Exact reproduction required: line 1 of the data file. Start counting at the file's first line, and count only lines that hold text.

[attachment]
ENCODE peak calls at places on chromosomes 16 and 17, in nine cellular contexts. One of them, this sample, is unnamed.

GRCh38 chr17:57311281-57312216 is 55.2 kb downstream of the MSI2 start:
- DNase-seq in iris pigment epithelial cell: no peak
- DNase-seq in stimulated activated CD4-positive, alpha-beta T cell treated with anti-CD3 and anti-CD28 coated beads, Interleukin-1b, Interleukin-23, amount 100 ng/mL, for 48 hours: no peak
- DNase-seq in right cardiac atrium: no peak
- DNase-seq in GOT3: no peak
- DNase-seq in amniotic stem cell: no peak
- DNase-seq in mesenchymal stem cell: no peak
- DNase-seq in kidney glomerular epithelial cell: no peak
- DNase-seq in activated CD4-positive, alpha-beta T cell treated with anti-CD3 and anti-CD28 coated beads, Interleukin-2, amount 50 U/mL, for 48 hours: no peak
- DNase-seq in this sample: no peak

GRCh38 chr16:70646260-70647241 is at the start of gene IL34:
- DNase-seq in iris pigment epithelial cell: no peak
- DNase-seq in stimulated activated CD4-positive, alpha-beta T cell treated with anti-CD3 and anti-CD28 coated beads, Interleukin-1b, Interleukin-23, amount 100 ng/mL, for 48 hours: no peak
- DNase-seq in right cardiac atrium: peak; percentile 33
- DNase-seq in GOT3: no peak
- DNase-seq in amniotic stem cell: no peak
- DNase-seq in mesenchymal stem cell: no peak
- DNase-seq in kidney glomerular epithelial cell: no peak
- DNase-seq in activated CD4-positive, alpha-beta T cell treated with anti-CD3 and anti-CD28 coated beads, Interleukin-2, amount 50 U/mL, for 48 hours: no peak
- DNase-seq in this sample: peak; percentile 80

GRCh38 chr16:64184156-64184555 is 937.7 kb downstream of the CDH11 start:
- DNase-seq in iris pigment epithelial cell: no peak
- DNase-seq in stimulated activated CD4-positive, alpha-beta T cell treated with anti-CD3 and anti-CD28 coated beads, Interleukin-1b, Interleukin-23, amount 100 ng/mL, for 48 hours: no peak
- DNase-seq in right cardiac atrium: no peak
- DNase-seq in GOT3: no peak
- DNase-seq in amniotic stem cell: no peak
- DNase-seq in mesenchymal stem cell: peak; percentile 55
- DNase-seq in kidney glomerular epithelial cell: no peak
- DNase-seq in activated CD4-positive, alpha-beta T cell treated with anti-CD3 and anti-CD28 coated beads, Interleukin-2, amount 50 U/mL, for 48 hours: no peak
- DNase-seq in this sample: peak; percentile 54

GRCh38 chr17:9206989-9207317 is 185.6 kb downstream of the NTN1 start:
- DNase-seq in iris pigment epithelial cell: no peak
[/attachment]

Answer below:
ENCODE peak calls at places on chromosomes 16 and 17, in nine cellular contexts. One of them, this sample, is unnamed.